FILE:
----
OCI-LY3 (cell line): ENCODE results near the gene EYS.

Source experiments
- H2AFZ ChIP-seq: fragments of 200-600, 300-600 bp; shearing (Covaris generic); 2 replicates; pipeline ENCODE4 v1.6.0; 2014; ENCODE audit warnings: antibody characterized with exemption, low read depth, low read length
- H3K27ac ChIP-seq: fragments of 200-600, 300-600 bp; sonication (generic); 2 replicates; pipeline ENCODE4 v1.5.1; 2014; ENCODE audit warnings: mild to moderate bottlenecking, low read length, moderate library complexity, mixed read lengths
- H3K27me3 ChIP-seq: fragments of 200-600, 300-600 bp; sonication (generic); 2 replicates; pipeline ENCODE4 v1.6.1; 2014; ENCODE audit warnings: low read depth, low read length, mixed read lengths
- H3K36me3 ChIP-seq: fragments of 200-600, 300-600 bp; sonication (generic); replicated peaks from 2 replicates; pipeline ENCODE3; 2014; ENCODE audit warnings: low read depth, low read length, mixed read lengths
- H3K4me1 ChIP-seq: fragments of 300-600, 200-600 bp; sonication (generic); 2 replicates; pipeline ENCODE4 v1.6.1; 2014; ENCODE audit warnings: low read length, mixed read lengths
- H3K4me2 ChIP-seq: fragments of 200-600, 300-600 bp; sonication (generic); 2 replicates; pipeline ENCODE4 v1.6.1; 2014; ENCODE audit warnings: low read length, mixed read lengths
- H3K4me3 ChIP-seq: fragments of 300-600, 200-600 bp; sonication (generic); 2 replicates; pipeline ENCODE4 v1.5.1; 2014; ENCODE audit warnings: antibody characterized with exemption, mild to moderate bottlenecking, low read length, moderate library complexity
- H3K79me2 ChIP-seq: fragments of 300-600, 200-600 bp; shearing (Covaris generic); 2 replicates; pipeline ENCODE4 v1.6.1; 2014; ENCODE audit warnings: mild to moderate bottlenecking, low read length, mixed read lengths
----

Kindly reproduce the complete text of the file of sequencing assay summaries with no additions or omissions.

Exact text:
OCI-LY3 (cell line): ENCODE results near the gene EYS.

Source experiments
- H2AFZ ChIP-seq: fragments of 200-600, 300-600 bp; shearing (Covaris generic); 2 replicates; pipeline ENCODE4 v1.6.0; 2014; ENCODE audit warnings: antibody characterized with exemption, low read depth, low read length
- H3K27ac ChIP-seq: fragments of 200-600, 300-600 bp; sonication (generic); 2 replicates; pipeline ENCODE4 v1.5.1; 2014; ENCODE audit warnings: mild to moderate bottlenecking, low read length, moderate library complexity, mixed read lengths
- H3K27me3 ChIP-seq: fragments of 200-600, 300-600 bp; sonication (generic); 2 replicates; pipeline ENCODE4 v1.6.1; 2014; ENCODE audit warnings: low read depth, low read length, mixed read lengths
- H3K36me3 ChIP-seq: fragments of 200-600, 300-600 bp; sonication (generic); replicated peaks from 2 replicates; pipeline ENCODE3; 2014; ENCODE audit warnings: low read depth, low read length, mixed read lengths
- H3K4me1 ChIP-seq: fragments of 300-600, 200-600 bp; sonication (generic); 2 replicates; pipeline ENCODE4 v1.6.1; 2014; ENCODE audit warnings: low read length, mixed read lengths
- H3K4me2 ChIP-seq: fragments of 200-600, 300-600 bp; sonication (generic); 2 replicates; pipeline ENCODE4 v1.6.1; 2014; ENCODE audit warnings: low read length, mixed read lengths
- H3K4me3 ChIP-seq: fragments of 300-600, 200-600 bp; sonication (generic); 2 replicates; pipeline ENCODE4 v1.5.1; 2014; ENCODE audit warnings: antibody characterized with exemption, mild to moderate bottlenecking, low read length, moderate library complexity
- H3K79me2 ChIP-seq: fragments of 300-600, 200-600 bp; shearing (Covaris generic); 2 replicates; pipeline ENCODE4 v1.6.1; 2014; ENCODE audit warnings: mild to moderate bottlenecking, low read length, mixed read lengths